Sunday, September 20, 2020

(full copy of our Bulletin is published below)


Phase Two - Effective June 15, 2020

Phase Two continues the dispensation from the Sunday obligation and Easter Duty, maintains all provisions of Phase One and permits weekday Masses, Funerals, Baptisms and Weddings (following directives of Phase Three for the celebration of Mass).

All of the directives issued on May 11, 2020 and the emendations of the Addendum issued on May 27, 2020 remain in force with the following additions or changes only:

  1. The Addendum issued on May 27, 2020 indicates that the maximum number of participants for public Mass, Funerals, Baptisms and Weddings is ten (10), inclusive of all ministers and participants. The number of participants is now set at 25% of the church’s capacity or 50 participants in total, whichever lower. All the directives on social distancing, wearing of masks and sanitizing remain in force.

  2. Phase Two should be used to test and fine tune the procedures for implementation, particularly the provisions you will need to have in place for communicating with your people and limiting capacity.

Phase Three - Effective June 21, 2020


This is the Twelfth Sunday in Ordinary Time and includes the Vigil Mass on Saturday, June 20, 2020.  

Phase Three continues the dispensation from the Sunday obligation and Easter Duty, all celebrations permitted in Phase Two and extends the celebration of public Mass to Sundays with all directives in force.

All of the directives issued on May 11, 2020 and the emendations of the Addendum issued on May 27, 2020 remain in force with the following additions or changes only:


  1. The Directives for Re-Opening Churches indicates that “No more than 50% of the total seating capacity of the church can be permitted for a liturgy.”  The number of participants will actually be determined within the next week, depending upon compliance and numbers, and you will be notified as soon as that number is set.  All the directives on social distancing, wearing of masks and sanitizing remain in force.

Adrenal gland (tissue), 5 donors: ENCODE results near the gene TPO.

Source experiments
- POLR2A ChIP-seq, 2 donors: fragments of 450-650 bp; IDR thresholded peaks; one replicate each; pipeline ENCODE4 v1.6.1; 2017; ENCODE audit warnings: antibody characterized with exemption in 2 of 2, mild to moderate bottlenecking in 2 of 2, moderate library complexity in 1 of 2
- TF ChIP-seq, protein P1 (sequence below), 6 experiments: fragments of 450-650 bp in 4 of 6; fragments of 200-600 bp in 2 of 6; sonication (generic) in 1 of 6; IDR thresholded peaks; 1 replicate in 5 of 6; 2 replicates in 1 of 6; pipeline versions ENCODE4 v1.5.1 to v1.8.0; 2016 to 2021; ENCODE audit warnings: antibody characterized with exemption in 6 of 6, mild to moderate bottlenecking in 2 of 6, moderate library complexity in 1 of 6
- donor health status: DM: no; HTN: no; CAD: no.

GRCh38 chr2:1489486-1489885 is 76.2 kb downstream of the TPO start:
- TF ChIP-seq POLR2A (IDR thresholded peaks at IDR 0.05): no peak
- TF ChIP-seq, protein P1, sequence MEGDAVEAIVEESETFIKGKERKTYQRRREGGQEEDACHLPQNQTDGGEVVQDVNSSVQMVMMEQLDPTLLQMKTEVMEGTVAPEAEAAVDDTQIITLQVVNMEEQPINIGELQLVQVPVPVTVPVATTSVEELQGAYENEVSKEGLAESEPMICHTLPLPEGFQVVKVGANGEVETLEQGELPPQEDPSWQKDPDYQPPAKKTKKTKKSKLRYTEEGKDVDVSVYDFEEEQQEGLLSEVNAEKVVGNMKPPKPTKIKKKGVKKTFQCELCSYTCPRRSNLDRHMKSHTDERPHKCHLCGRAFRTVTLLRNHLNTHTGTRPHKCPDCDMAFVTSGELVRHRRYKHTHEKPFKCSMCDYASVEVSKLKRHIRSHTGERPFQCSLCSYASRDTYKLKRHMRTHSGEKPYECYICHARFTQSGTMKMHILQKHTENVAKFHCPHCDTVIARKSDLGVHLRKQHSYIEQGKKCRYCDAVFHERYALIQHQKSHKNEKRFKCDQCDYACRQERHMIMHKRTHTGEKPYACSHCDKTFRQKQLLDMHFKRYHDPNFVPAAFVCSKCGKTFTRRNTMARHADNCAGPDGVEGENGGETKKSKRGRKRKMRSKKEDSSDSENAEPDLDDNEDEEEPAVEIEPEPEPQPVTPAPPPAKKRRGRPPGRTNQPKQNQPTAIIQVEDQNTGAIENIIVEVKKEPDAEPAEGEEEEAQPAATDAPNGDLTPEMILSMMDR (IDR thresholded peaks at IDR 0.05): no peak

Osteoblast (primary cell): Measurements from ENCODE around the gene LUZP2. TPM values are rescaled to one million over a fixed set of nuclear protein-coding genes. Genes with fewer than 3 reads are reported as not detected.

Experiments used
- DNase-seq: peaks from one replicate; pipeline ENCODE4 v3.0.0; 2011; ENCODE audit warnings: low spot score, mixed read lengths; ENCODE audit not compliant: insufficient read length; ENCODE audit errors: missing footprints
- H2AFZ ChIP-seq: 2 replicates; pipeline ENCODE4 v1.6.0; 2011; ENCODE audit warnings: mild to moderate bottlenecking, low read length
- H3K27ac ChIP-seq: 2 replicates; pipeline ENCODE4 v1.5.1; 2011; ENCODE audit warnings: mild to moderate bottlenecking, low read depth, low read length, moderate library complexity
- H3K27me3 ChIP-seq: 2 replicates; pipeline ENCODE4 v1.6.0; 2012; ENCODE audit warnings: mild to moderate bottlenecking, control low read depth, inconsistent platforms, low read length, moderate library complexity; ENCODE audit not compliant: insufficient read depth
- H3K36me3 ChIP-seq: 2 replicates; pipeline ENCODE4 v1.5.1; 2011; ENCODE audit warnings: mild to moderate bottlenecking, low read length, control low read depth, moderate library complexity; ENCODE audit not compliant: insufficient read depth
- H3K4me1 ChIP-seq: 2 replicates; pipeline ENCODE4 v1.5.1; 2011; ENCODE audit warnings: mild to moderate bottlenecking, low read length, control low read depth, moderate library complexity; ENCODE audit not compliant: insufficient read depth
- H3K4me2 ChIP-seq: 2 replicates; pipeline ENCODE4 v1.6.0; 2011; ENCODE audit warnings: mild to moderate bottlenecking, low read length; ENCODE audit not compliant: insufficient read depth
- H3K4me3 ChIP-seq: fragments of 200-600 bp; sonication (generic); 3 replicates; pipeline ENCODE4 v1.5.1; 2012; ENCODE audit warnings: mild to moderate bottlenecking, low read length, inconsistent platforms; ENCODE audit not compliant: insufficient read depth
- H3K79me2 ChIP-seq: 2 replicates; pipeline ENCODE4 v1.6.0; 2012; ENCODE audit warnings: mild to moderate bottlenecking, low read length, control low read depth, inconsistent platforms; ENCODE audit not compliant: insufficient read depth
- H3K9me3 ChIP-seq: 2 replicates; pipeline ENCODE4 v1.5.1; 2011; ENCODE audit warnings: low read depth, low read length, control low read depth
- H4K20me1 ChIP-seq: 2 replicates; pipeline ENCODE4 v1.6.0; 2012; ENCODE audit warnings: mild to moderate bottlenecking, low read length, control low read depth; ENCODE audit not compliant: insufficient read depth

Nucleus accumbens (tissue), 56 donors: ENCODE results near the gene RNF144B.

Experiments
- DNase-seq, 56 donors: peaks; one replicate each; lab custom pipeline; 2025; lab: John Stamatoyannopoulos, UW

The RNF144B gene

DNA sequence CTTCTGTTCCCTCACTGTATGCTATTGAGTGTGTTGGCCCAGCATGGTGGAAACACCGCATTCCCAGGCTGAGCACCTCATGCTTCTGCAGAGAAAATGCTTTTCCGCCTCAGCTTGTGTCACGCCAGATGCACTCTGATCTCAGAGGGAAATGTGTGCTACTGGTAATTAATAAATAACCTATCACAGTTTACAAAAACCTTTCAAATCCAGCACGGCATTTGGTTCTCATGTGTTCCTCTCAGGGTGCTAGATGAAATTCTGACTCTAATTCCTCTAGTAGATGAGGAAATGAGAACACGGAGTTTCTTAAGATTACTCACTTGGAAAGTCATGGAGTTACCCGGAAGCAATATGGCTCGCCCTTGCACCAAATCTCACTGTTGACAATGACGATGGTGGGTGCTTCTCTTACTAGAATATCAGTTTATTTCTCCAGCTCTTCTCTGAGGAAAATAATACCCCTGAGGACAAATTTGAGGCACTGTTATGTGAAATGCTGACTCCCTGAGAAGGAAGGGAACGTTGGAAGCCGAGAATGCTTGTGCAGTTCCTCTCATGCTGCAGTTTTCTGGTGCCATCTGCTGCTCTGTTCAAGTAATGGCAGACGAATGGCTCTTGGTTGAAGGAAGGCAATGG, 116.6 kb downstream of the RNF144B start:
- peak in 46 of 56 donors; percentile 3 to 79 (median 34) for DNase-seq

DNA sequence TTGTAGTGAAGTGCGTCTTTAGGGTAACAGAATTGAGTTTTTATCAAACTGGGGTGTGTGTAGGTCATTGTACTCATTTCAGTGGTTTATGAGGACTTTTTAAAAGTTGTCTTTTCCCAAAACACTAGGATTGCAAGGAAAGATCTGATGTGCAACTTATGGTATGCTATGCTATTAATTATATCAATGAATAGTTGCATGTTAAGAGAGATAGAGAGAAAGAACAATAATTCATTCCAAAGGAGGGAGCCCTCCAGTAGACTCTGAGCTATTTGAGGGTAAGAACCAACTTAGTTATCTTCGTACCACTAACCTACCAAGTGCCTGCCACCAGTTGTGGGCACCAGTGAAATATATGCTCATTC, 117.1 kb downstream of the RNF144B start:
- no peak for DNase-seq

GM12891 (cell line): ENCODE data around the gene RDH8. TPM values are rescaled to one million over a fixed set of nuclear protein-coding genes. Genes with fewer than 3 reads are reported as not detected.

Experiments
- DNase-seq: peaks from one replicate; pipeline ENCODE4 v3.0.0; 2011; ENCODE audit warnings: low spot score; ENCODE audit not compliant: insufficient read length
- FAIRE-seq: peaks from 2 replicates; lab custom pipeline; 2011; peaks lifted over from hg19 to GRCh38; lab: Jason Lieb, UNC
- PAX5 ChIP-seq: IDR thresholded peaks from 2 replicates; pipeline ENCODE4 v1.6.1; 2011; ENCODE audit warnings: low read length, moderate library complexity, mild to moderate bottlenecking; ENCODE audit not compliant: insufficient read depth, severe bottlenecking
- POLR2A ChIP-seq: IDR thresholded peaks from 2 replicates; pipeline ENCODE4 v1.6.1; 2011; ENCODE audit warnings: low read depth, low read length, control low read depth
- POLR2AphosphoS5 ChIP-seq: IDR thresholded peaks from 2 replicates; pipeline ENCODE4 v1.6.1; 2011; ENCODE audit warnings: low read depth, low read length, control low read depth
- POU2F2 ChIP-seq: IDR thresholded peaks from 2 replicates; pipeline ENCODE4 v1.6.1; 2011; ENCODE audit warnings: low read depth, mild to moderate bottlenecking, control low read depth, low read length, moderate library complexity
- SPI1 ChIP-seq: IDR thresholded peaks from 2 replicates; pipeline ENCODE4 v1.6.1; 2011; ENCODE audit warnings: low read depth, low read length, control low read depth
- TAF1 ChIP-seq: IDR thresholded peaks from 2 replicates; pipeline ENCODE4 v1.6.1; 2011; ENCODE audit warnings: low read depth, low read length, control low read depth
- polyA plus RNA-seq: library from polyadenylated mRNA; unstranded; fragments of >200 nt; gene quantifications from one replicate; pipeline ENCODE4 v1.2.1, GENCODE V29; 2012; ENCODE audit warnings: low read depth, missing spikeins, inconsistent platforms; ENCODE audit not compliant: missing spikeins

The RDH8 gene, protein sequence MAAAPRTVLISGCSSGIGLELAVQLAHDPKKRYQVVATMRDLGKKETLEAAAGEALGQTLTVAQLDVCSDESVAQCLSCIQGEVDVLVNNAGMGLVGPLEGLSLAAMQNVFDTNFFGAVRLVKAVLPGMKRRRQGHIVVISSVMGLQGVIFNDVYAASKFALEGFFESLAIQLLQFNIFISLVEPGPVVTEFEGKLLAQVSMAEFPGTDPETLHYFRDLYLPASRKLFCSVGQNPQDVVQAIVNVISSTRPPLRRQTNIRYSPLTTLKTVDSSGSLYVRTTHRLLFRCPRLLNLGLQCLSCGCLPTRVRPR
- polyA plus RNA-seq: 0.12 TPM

2. Outdoor Masses (not parking lot Masses) will be permitted.  All the directives on social distancing, wearing of masks and sanitizing remain in force.  Permission for outdoor Masses must be secured from your Episcopal Vicar.

Please note that these commencement dates for Phase Two and Three contingent upon any further developments in the potential spread of the coronavirus.  IF there is a spike, these dates may need to be adjusted.

The Directives for Re-Opening Churches and the two Addenda (the first issued on May 27, 2020 and this one) are not suggestions or even guidelines. They are, for now, particular law of the Archdiocese of Newark, established through the authority of the Archbishop. The Directives pertain to the appropriate and safe functioning of ordinary liturgical life in the local Church of Newark.  Therefore, these matters require adherence by all parishes and religious communities where the sacred liturgy is celebrated.



  1. Cardinal Tobin continues to dispense the faithful from the obligation to attend Mass on Sunday as well as from “Easter duty” (the obligation to receive Holy Communion during the season of Easter).

  2. Churches may be opened solely for personal prayer during limited and designated hours. Individuals and families enter the church for quiet prayer only. During opening hours, a parish staff member must be physically present in the church to ensure social distancing and sanitizing. No gatherings are permitted.

  3. In accord with national, state and local health directives, those who show symptoms of COVID-19 or who have been exposed to an infected person are not permitted to enter the church for 14 days.

  4. Holy water fonts must remain empty until further notice.

  5. Hand sanitizer should be made available throughout the church.

  6. Public celebrations of liturgies, devotions, or other group prayer are not permitted at this time.

  7. Masks must be worn by all individuals while in the church.

  8. Individuals and families must maintain social distancing (six feet) between each person while in the church.

  9. The pastor will ensure that there is prominent notification within the church regarding the requirement of masks and social distancing.

  10. Pews, door handles and knobs, restrooms and high traffic areas of the church should be wiped down and sanitized at regular intervals with the removal of trash and other items from the pews.